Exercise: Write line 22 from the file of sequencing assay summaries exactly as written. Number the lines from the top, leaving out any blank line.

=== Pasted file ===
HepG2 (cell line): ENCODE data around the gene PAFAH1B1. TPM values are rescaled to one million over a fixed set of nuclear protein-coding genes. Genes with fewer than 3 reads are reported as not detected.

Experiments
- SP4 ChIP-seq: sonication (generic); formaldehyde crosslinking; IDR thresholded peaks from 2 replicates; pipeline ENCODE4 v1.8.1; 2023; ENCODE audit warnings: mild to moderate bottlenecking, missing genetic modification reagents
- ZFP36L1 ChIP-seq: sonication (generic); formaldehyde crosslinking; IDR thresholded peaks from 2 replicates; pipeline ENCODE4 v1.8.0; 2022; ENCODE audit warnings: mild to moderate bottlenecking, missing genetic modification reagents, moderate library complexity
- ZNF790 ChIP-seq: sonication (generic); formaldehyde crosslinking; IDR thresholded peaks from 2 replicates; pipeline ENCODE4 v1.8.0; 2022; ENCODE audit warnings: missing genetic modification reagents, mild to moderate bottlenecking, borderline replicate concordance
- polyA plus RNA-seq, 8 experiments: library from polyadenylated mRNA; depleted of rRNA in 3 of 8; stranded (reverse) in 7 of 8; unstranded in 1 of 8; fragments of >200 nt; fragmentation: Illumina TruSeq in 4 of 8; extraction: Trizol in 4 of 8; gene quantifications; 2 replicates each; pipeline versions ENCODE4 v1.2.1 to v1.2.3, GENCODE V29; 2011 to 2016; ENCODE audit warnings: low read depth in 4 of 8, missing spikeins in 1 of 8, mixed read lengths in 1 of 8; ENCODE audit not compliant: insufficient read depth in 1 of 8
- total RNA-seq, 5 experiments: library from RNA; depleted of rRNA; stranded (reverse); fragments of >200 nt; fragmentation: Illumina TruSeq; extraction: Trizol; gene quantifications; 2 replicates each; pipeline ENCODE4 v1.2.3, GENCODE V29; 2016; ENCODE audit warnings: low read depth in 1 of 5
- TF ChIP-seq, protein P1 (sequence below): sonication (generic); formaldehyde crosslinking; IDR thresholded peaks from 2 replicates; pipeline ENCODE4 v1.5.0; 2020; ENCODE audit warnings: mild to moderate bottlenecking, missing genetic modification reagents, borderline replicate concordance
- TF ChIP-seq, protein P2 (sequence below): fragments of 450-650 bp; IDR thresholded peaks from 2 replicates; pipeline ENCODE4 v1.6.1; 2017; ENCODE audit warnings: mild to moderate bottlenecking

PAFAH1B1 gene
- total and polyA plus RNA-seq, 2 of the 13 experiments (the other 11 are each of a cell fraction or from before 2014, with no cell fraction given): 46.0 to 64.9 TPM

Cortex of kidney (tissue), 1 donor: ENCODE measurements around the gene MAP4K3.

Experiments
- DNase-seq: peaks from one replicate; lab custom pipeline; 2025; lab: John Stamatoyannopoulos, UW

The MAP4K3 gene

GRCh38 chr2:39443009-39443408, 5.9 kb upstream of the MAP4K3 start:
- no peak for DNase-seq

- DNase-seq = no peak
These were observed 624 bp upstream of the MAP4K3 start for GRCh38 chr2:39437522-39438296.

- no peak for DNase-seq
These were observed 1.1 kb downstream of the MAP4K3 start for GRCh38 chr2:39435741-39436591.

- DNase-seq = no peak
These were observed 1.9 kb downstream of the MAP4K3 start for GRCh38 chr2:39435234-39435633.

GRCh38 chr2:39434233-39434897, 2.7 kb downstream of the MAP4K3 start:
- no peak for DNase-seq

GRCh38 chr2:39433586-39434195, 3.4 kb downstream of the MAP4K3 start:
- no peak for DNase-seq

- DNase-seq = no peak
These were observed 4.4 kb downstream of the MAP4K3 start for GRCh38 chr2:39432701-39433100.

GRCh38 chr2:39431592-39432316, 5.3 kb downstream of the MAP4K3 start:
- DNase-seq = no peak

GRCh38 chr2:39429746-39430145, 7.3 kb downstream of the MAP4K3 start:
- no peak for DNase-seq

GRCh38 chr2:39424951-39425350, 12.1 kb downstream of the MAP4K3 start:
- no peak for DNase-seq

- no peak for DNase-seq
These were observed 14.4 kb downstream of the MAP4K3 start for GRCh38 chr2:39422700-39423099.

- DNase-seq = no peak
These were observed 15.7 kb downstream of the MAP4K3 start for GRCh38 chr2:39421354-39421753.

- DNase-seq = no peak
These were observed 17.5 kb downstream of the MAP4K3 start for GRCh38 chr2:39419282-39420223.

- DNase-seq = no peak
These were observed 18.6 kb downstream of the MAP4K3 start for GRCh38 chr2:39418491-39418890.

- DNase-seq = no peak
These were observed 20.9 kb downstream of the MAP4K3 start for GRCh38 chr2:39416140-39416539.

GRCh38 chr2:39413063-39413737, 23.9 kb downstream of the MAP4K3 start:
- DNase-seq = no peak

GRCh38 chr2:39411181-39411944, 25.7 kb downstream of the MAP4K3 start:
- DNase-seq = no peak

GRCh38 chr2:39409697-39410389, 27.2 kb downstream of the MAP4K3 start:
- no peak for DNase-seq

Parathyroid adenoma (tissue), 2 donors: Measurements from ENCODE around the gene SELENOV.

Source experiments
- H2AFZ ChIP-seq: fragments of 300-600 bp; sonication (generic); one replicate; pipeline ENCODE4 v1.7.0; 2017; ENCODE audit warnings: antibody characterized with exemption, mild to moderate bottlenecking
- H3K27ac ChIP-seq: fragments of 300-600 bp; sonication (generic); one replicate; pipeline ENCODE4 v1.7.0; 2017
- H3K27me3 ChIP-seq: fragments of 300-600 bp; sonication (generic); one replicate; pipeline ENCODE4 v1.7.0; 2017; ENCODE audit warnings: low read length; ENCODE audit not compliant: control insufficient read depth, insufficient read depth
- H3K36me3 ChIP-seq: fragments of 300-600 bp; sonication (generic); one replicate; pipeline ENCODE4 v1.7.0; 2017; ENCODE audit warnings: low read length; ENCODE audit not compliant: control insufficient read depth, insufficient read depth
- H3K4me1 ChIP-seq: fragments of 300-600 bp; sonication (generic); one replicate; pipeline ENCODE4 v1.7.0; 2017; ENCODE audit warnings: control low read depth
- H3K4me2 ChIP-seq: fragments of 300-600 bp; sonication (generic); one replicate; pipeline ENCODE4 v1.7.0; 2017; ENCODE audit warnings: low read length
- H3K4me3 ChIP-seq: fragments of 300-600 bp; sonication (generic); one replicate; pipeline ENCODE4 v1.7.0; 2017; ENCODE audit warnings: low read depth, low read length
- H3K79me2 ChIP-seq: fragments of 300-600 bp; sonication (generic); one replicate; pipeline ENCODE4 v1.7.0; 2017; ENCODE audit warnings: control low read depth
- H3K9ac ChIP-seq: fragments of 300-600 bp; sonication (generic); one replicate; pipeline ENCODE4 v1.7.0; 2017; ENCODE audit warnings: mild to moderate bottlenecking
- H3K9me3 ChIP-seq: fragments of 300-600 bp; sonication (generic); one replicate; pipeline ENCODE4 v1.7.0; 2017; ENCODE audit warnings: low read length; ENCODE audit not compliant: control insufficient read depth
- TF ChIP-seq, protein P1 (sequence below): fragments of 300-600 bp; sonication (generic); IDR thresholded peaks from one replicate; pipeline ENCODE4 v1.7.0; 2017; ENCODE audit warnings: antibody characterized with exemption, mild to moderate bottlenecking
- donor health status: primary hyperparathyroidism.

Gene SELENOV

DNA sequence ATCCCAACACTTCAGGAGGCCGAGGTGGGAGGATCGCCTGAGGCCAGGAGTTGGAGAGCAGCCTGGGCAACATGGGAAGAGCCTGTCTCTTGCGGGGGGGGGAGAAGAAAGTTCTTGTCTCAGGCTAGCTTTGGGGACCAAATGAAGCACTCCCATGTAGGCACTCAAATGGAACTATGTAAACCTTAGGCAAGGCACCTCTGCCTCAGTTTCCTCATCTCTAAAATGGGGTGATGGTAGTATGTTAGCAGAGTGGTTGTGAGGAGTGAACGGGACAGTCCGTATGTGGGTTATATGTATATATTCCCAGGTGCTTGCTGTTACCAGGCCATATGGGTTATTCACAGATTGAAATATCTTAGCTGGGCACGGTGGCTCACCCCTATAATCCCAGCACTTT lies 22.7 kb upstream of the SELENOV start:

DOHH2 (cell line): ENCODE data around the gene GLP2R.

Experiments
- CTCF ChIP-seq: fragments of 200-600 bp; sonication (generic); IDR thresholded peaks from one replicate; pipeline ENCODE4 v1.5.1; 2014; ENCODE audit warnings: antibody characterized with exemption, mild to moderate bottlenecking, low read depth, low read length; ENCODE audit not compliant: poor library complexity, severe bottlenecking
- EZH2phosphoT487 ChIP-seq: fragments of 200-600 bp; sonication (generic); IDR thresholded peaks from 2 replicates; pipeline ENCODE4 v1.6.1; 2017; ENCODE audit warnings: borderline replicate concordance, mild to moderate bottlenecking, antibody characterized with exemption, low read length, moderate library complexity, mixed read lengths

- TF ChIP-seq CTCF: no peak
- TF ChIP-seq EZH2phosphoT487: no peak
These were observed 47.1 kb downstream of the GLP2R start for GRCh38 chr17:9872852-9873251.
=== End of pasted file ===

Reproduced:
- DNase-seq = no peak